This post picks up on two ideas in my last post. The first idea is that IT will have significant change, in part, from the adoption of Cloud Computing. Take a look at IT Departments Won’t Exist in Five Years at Computerworld.com. It states that: Consumerization of IT and self-service trends will lead to a [...]
June 12, 2013
Last April, Jason Bloomberg of ZapThink issued a ZapFlash titled Cloud Computing: Rethinking Control of IT. I thought it would be useful to organize his arguments into a Force Field Analysis as described in Web Services, Service-Oriented Architectures, and Cloud Computing. The following analysis also includes information from two other ZapFlash entries that Jason referenced [...]
June 5, 2013
After last week’s posting, I thought I should say more about incremental SOA analysis. The following is from Chapter 10 in Web Services, Service-Oriented Architectures, and Cloud Computing. Service-oriented architecture (SOA) projects are no different from other IT projects in that larger projects tend to fail and issues regarding change can scuttle projects. This chapter [...]
May 29, 2013
Computerworld had an article last January that discussed American Airlines’ approach to using Web Services and multiple enterprise service buses (ESBs) as part of their service-oriented architecture (SOA). The authors emphasized a change from build vs. buy and from using mainframes. That, however, is not the part I found interesting. (Also, several comments to the [...]
May 22, 2013
After a very long gap, I’m resuming postings. Going forward, this blog will be a source of information about software design with an emphasis on service-oriented architecture (SOA) and Cloud Computing. Using my background and experience, my intent is to provide useful information and thought on software design rather than just add to the general [...]
May 15, 2013
Object-relational mapping products integrate object programming
language capabilities with relational databases managed by Oracle, DB2, Sybase,
and other relational database managers. Object-relational mapping products are designed to work well
with object programming languages such as C#, C++, and Java. These articles provide a
background on object-relational mapping products and their use.
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Finally, in addition to the articles listed below, be sure to check out the database
concepts and standards articles. Many of these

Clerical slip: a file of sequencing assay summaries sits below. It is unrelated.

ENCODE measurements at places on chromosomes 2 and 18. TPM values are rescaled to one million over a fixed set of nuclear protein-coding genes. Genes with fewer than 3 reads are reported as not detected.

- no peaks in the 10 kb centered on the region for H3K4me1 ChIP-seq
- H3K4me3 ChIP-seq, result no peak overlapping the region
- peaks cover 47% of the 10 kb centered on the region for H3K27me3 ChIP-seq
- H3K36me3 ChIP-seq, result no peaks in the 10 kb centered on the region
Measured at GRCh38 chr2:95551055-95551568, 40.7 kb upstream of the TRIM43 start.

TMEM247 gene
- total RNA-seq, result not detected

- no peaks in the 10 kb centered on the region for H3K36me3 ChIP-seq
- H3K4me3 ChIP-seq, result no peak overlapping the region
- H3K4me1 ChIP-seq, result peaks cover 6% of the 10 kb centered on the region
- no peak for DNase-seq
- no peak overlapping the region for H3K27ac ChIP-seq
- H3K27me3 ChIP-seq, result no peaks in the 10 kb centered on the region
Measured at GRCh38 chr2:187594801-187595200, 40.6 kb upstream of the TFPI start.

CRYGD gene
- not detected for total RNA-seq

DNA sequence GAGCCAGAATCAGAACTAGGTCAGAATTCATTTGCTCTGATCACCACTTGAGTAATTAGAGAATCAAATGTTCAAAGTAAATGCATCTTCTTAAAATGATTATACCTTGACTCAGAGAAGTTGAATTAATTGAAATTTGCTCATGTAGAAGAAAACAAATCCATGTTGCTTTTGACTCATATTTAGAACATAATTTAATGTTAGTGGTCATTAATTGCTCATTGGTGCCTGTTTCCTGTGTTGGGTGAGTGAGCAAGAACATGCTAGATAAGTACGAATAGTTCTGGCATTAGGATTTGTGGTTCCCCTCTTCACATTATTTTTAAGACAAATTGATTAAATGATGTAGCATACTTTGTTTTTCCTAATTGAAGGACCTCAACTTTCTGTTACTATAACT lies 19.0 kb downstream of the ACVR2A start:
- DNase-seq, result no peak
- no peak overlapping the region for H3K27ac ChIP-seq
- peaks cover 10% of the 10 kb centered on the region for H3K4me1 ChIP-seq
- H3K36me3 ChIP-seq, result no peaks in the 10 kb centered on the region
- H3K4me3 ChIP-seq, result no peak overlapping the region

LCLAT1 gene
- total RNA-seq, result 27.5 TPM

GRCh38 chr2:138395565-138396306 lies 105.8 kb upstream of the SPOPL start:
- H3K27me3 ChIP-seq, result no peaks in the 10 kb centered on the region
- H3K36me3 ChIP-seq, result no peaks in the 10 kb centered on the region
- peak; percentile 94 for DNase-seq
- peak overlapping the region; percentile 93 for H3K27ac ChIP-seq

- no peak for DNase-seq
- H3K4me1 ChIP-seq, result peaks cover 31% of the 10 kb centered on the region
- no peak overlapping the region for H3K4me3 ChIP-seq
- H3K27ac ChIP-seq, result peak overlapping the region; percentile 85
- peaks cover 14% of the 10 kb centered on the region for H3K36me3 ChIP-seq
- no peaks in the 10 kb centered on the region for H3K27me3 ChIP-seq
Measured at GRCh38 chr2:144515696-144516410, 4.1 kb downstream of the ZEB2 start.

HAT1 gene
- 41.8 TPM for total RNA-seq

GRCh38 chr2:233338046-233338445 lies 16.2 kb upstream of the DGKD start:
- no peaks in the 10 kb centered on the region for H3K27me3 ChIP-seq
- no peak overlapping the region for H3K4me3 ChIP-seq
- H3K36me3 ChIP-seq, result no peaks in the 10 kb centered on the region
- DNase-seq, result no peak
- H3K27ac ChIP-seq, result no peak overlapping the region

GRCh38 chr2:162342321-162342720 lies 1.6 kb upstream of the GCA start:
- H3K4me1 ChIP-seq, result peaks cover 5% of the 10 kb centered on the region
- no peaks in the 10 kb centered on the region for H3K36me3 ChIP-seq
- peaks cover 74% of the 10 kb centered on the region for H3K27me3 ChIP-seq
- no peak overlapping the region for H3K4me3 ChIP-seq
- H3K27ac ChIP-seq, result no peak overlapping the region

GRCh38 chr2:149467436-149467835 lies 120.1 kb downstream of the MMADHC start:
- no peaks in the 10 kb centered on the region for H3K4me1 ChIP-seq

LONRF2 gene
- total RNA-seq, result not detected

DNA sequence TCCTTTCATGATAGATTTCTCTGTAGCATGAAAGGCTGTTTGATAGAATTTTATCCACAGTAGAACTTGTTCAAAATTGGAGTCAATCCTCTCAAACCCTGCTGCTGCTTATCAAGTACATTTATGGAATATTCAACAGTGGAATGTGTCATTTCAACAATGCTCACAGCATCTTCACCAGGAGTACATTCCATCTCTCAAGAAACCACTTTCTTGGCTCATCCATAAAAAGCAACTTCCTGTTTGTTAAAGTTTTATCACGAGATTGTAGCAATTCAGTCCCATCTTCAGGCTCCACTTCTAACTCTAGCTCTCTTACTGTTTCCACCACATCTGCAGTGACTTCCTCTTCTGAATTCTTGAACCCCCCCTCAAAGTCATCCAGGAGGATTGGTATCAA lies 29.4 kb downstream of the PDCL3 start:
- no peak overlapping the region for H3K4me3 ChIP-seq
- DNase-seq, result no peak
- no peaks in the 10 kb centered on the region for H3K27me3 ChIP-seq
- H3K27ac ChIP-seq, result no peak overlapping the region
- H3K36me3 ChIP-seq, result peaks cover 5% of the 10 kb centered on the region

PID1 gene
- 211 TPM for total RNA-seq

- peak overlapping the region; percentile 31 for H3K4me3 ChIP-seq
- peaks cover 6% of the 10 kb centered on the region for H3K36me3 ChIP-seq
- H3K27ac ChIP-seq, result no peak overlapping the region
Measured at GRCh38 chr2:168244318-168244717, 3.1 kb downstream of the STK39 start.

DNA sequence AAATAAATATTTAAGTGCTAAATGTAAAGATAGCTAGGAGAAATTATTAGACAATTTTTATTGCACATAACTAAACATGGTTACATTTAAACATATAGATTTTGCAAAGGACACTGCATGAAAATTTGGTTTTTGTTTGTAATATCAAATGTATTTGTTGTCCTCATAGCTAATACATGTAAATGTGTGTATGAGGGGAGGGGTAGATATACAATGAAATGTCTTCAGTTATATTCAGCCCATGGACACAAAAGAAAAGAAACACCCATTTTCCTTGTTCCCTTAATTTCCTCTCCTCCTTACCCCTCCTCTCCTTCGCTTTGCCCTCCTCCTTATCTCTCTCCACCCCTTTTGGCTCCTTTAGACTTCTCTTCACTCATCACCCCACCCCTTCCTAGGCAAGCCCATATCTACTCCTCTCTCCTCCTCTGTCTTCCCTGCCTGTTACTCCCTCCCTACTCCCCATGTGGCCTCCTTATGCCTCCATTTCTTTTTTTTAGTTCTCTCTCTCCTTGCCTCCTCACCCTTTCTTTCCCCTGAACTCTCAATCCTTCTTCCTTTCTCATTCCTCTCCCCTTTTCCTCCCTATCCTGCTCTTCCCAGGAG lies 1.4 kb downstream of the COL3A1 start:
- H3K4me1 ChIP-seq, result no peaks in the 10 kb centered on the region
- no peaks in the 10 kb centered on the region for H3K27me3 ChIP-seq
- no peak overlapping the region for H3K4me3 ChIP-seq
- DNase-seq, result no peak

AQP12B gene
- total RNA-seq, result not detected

database concepts apply to all forms of database management
systems: relational (RDBMS), object (ODBMS), XML (XDBMS), and others as well as object-relational
mapping and XML-mapping products.
There are over 450 pages of articles on this site with over 50 pages on object-relational mapping.
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The Savvy Manager's Guide
Douglas K Barry has prepared the material on this site. He is also the author of a book that explains Web Services, service-oriented architecture, and Cloud Computing in an easy-to-understand, non-technical manner.
Web Services, Service-Oriented Architectures, and Cloud Computing: The Savvy Manager's Guide (Second Edition)
by Douglas K Barry with David Dick
This is a guide for the savvy manager who wants to capitalize on the wave of change that is occurring with Web Services, service-oriented architecture, and—more recently—cloud computing. The changes wrought by these technologies will require both a basic grasp of the technologies and an effective way to deal with how these changes will affect the people who build and use the systems in our organizations. This book covers both issues. Managers at all levels of all organizations must be aware of both the changes that we are now seeing and ways to deal with issues created by those changes.
The intent of this book is to give you an opportunity to consider some ideas and advice that just might make it easier for your organization to realize the potential benefits in Web Services, service-oriented architectures, and cloud computing. No crystal ball exists to tell us the services that will be available tomorrow. Undoubtedly, there will many innovative services that we cannot envision at this time. For that reason, this book presents a straightforward approach that will help you get your organization ready to take advantage of a service-oriented architecture—in whatever form it takes.
"Web Services, Service-Oriented Architectures, and Cloud Computing by Douglas Barry provides easy-to-follow guidance around the proper use of web services, how they exist within SOA, and how the emerging use of cloud computing correctly fits into the mix. This is something that most in this industry can neither define nor implement, and getting it right the first time is critical to success. If you're looking to understand the true nature of web services, SOA, and cloud computing—including the underlying details—then you should begin by reading this book."